Dave adopted an “on his knees” approach the paddling (and the race in general).
Team CBRAR Rogue setting off on the Stage 5 kayak in Lake Manapour’s south arm.
The Bush Bashing.
I have little doubt that it was the bush bashing that would have broken most teams out on course. The terrain was just so thick and impenetrable. We essentially nailed the nav taking straight line options as much as possible and still only managed to travel an average of less than 1km/hr most times. On some tracks, this would blow out to 2km/hr. When CPs were about 12km apart, you do the maths on it – the trudge became boring at times fighting ferns that shred and hide every footstep and holes that open up between a mat of moss covered rotten logs. Travel above the tree-line which has become an iconic part of GODZone was rare in this course, which was a shame. The forest has a certain beauty to it, but it’s the beauty of a predatory animal: something to be observed from a distance and not get too close too.
Portaging while the race was still young and fresh.
What the portaging was really like.
Prong picking our line of ascent over the side of Mt Titiroa.
A photo to prove we did get above the tree line (and cloud line) on occasion during the race.
In fact, any part of the trekking with a clear line of site was worthy of a photo.
That Stage 3
On paper, Stage 3 was always going to be the make or break leg of the race. All told we spent 77 hours (over 3 days and nights!) on this leg. I’m sure whole GODZones have been won in faster times. Lugging back breaking packs, this leg became a race within the race. It’s also where we moved from 23rd
place to our final position of 16th
. Highlights included the aforementioned Wairaurahiri River and Lake Innes paddles (because they were in daylight), spiking an impossibly placed “spot height” control with just five minutes of usable daylight left, watching an eel harass Lou’s ankles for ten minutes while inflating packrafts, a sleep in the other worldly Westies Hut and the surrealness of being able to see more than hundred meters in a straight line while hiking out the Viaduct rail trail. Lowlights included every agonsing step in between these moments. However, if there is one thing I’ve learnt from AR is that everything has an end, and so to did stage 3. Being conservative, we actually finished with food left over and the team rolled in to TA3 in relatively good shape.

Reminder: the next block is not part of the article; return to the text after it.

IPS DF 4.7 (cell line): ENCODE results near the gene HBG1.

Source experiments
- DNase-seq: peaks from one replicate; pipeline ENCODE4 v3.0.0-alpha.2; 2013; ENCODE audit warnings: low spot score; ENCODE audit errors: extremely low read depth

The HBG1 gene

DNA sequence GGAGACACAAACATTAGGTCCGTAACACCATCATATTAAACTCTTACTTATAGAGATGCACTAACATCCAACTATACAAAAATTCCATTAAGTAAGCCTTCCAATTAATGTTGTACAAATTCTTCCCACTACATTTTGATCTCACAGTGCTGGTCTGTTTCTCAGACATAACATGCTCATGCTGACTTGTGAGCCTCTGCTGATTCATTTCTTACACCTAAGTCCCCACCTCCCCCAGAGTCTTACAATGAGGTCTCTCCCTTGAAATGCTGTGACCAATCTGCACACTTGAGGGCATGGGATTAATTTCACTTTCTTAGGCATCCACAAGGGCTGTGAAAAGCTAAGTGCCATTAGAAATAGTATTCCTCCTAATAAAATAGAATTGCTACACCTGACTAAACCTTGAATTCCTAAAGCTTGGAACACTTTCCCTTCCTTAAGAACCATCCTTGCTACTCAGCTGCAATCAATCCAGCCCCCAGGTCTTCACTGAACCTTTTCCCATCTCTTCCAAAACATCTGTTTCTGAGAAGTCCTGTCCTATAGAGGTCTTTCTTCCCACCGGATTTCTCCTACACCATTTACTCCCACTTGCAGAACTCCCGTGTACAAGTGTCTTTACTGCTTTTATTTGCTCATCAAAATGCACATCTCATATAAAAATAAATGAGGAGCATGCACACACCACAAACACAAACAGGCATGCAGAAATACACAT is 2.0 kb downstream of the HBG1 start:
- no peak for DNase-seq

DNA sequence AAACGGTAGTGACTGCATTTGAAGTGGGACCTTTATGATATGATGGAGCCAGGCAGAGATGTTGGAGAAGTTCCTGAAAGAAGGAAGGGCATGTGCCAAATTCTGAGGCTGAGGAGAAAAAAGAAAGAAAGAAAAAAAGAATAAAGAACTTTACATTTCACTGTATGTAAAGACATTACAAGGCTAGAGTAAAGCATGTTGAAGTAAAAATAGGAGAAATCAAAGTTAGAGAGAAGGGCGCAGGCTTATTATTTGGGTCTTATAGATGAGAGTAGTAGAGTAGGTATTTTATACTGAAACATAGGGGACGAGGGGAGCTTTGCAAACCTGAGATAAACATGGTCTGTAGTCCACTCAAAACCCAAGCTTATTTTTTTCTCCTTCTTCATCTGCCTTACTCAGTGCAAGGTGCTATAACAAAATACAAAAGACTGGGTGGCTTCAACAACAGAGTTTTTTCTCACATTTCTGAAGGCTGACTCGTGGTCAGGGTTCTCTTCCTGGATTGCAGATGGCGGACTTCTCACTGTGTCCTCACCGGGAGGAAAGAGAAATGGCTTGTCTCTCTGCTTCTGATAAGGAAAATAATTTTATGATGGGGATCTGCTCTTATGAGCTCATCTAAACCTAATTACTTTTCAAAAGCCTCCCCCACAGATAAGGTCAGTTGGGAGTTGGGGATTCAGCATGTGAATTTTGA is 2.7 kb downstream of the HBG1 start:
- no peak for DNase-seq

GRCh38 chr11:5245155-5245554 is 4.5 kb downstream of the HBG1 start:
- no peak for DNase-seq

The race was gear intensive.
Great for getting down rivers in a hurry, the packrafts were a burden for the subsequent 90km+ of trekking.
The bulk of our race time was spent pushing through foliage like this: just subtract the track and add a hill.
It was a surprise to wake up and find the hut we had bivvied in was hidden in a natural cave arch.
The Mountain Biking
The riding was never to be a major feature of the race, but it should not be underestimated, spread over two stages. The first riding took in a fantastic little caving section, which, along with a 140m abseil and the ascent off the side of Mt Titiroa was an early race highlight. The second bike leg, coming off the back of Stage 3 had a solid shot at breaking us. The initial forestry navigation was extremely tricky and slow with new major roads unmapped and old mapped tracks disappearing on the ground. The grind through the connecting road sections was energy sapping. The team slept before beggining the hike-a-bike ascent over Percy’s Saddle and over slept the alarm by 90 minutes. Perhaps this was fortunate as the hike-a-bike was grueling. Easily the hardest thing I did in the hardest race I’ve done. Three hours of hauling bikes up small cliffs over a mountain pass. I’ll never complain about another hike-a-bike again. To be fair, the views and decent were amazing, but as with everything in this race over all too quickly before the next major push.
Setting off on bikes for the first time in the race.
A through cave scramble off the clock was a great addition to the race.